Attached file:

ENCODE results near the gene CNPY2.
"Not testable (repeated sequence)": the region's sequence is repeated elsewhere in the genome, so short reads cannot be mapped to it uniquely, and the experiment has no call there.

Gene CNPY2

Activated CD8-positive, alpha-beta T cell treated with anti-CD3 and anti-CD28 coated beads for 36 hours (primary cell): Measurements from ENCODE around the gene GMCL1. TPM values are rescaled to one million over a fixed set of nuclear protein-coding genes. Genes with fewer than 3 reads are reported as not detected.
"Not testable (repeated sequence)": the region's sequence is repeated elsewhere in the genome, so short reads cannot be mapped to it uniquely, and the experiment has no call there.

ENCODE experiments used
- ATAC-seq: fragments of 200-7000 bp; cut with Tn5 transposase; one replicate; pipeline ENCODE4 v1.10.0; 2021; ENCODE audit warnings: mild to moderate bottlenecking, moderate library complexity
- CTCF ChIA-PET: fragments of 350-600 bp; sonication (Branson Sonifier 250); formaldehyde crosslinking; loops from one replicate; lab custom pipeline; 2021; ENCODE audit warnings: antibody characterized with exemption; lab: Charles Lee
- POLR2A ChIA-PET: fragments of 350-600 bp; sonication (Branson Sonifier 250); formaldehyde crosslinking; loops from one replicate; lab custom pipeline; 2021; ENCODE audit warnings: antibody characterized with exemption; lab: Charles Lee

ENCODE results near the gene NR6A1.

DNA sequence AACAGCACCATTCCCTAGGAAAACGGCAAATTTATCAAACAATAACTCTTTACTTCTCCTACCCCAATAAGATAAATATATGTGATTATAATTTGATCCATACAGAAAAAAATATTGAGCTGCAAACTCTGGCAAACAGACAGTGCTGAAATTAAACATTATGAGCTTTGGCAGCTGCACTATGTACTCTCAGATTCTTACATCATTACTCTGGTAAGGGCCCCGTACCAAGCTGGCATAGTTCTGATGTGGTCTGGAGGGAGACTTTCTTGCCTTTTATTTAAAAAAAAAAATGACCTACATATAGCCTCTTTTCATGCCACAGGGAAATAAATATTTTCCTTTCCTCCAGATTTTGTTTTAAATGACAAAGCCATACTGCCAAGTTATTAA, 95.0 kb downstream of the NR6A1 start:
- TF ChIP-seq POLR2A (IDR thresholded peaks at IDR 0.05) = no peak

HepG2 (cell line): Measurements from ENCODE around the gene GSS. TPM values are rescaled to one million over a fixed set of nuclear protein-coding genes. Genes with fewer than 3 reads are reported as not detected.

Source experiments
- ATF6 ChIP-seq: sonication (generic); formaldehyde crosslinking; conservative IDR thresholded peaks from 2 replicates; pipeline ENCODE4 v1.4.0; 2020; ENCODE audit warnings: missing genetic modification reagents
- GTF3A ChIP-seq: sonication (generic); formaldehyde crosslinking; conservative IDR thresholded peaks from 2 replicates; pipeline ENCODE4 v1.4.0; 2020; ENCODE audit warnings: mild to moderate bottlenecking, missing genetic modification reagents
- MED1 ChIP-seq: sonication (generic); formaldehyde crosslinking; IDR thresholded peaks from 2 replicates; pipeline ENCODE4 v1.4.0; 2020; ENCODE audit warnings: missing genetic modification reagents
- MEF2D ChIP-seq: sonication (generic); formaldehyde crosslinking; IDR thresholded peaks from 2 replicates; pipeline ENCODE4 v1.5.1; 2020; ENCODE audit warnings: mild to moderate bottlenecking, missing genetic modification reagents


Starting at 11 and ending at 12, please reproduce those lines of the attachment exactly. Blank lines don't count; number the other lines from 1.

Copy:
DNA sequence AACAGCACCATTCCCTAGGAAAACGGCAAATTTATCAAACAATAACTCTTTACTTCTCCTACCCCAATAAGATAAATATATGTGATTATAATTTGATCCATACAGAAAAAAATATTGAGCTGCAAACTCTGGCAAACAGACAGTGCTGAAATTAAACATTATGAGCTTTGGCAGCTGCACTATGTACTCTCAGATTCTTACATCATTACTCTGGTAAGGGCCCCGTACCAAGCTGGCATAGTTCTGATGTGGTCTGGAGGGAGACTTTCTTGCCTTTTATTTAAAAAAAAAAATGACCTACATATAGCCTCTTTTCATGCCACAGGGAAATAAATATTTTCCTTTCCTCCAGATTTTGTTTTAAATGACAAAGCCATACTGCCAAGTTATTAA, 95.0 kb downstream of the NR6A1 start:
- TF ChIP-seq POLR2A (IDR thresholded peaks at IDR 0.05) = no peak